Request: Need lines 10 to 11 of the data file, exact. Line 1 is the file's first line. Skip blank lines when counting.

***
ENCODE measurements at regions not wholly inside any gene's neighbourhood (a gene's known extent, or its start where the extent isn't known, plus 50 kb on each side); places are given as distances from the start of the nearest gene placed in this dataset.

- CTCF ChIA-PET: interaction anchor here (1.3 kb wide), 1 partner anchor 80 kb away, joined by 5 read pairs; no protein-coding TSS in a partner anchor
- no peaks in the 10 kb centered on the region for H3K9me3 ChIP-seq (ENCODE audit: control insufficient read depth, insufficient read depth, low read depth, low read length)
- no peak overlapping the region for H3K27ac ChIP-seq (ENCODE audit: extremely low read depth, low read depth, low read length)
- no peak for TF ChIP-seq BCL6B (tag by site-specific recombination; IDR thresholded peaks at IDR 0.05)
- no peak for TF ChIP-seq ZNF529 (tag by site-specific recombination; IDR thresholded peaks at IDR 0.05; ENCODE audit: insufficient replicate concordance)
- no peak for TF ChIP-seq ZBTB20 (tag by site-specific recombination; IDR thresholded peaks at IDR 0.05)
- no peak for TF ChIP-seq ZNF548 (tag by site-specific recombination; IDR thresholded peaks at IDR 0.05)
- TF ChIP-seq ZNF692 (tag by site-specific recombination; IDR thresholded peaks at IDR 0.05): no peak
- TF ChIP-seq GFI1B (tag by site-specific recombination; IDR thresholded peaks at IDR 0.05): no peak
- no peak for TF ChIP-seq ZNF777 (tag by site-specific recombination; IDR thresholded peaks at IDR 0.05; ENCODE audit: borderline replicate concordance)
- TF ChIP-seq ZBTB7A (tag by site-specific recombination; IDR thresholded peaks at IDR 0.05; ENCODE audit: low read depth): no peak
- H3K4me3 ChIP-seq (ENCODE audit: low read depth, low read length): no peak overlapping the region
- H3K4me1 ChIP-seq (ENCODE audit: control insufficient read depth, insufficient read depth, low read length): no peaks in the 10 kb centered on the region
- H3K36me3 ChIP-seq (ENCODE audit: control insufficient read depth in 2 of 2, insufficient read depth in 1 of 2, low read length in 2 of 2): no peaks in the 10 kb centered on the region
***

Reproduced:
- TF ChIP-seq GFI1B (tag by site-specific recombination; IDR thresholded peaks at IDR 0.05): no peak
- no peak for TF ChIP-seq ZNF777 (tag by site-specific recombination; IDR thresholded peaks at IDR 0.05; ENCODE audit: borderline replicate concordance)